You can’t recreate the acoustics of a real space in a pair of headphones. It’s simply not possible. So they’re using an impulse response, or phase trickery, to simulate that space. It’s a novelty, and a neat trick, but I don’t know that I’d trust it to make mix decisions.

        I’ve used NX (and now IRCam Hear, which is better) when I’m stuck working on headphones, but even then I would only rough stuff in. I’d insist upon hearing my work in my room, or another good room, before signing off on anything as complete. Why? Because these binaural processors aren’t trustworthy for making critical listening decisions.

        Headphone correction is a separate issue, and valuable. Again, I wouldn’t sign off on anything as done having only listened in headphones. But I’ve found that my work tends to translate better when I use Sonarworks in conjunction with headphones for frequency correction.

        Ultimately, these things are a band aid for being in a good room. This one seems like a more eccentric and less useful band aid to me.

  3. I expected that one of their videos would have demonstrated the effect of the plugin. If YouTube can host some good videos demonstrating binaural microphones, then I am sure that it shouldn’t be difficult for Wave Audio to demonstrate their product.

    1. Not sure if it makes any sense to think that you can ‘hear’ what this plugin sounds like, since it isn’t an effect.

      As I understand this, it corrects for the audio defects of a select range of high end headphones, and then simulates the acoustic space of the Abbey Road Studio.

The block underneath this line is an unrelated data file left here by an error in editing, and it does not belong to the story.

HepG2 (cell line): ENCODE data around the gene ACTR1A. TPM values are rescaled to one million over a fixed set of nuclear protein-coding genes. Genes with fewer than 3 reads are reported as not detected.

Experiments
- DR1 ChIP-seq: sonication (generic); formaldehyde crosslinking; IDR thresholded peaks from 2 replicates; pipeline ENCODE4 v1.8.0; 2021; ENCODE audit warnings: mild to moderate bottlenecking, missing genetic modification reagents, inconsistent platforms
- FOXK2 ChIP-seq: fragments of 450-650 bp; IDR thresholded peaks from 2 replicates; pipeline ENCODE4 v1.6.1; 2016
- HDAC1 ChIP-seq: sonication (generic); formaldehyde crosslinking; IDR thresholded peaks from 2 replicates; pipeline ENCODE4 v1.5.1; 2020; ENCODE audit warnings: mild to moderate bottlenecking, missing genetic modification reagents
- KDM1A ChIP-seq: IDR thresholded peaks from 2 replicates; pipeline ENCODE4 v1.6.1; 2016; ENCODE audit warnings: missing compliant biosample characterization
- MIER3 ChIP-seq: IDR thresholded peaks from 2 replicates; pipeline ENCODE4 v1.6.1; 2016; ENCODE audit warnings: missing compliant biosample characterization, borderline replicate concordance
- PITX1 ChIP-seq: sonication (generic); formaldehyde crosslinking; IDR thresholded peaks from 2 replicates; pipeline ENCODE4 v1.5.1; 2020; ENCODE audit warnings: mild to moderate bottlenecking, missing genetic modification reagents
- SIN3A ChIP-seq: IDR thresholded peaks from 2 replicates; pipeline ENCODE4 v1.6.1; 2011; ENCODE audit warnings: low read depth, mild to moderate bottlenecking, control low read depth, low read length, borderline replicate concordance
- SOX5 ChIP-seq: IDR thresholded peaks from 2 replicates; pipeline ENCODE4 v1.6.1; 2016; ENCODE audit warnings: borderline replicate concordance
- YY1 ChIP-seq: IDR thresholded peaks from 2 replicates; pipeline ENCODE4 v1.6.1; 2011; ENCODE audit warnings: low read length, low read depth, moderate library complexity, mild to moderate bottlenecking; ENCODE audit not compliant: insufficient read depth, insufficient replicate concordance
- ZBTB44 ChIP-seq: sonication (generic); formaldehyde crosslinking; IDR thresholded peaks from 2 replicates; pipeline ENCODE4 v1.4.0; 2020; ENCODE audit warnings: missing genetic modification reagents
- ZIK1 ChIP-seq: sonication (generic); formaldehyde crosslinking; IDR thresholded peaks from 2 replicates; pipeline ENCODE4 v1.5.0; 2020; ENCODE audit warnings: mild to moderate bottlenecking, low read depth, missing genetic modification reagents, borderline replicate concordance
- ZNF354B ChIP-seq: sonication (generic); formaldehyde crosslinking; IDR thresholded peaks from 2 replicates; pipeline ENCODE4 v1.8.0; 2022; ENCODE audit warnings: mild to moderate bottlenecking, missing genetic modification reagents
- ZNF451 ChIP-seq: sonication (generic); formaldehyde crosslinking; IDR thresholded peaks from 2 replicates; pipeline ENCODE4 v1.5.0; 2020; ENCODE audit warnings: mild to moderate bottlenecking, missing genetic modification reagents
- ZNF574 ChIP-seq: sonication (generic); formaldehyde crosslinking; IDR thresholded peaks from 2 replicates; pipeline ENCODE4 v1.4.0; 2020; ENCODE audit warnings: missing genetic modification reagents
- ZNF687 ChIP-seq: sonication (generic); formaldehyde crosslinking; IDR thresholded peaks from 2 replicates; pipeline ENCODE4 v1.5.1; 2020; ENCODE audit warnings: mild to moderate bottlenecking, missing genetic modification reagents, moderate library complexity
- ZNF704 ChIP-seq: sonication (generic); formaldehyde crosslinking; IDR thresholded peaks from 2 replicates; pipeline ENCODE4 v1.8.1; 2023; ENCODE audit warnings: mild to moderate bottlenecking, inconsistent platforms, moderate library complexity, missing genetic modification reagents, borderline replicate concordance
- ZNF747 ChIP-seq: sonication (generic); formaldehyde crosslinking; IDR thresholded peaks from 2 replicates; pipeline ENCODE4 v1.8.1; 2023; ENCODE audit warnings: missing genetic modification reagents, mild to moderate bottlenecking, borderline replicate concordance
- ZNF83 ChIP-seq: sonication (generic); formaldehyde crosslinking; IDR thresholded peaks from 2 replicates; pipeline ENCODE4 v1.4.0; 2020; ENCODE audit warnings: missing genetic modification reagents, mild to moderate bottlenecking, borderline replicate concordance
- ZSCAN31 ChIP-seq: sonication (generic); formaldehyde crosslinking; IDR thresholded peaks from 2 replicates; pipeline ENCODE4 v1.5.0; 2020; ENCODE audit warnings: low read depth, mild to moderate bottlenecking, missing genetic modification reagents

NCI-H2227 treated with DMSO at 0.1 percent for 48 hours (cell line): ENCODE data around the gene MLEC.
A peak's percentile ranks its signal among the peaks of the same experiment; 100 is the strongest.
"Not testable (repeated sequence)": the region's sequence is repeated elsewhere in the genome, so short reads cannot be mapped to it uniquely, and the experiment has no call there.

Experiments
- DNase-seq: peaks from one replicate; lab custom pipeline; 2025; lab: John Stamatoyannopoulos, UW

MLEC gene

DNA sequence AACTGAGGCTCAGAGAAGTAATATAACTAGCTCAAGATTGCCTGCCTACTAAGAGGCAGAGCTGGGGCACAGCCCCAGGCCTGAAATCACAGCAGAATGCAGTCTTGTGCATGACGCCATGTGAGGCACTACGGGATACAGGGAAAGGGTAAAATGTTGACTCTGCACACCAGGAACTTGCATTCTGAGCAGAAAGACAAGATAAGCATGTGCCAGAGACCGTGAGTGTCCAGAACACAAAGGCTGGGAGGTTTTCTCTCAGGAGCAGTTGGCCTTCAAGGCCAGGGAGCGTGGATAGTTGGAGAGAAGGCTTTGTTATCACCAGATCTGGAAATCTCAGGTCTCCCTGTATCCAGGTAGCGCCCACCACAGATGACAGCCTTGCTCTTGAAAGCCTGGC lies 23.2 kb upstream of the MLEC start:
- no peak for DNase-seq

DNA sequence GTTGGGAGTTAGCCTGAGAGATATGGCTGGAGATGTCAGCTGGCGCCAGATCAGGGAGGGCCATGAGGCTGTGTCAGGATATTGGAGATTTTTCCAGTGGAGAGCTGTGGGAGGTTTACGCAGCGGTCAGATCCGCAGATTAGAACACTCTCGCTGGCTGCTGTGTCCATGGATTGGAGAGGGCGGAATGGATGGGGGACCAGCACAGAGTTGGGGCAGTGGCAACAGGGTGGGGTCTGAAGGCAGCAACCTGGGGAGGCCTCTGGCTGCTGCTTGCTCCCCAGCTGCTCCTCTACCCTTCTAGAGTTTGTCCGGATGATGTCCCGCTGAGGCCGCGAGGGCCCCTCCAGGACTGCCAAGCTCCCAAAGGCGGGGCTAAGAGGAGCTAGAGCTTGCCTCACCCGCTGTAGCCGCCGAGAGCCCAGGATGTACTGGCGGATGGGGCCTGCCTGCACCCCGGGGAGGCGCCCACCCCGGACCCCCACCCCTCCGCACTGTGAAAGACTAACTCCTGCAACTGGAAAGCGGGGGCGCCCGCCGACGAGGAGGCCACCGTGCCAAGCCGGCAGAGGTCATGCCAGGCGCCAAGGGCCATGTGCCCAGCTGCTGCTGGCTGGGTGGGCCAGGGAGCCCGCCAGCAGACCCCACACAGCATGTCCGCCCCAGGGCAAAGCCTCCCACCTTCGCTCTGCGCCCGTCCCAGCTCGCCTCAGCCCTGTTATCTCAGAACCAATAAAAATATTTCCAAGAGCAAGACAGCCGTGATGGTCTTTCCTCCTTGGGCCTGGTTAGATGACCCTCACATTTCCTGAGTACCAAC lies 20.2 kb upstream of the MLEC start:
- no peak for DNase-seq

So your mix shouldn’t sound like it was recorded in Abbey Road Studios, but like you made your mix decisions in the Abbey Road Studios mix room, instead of in a budget home studio.

  4. This in and of itself won’t help if you don’t know how to extend your mix environment into other listening spaces in the first place. It doesn’t ‘automatically’ sound like it was mixed there – you still need mixing skills. As torgood mentions: it’s a better environment than most home studios have and that’s what it’s got going for it.

    What’s not explicit (unless I missed it) it whether this is intended for tracking, mix down or mastering. All have different primary requirements here.

  5. I agree with most of the comments above. This is a silly thing. Knowing your acoustics, having hours and hours of experience with it, having finetuned it over time etc… is what makes up for a good mixing environment. The moment you step into somewhere else, you will have to restart that process… – all in all this seems like a good way of putting more strain to your computer. It’s a fun tech-experiment tho’

Leave a Reply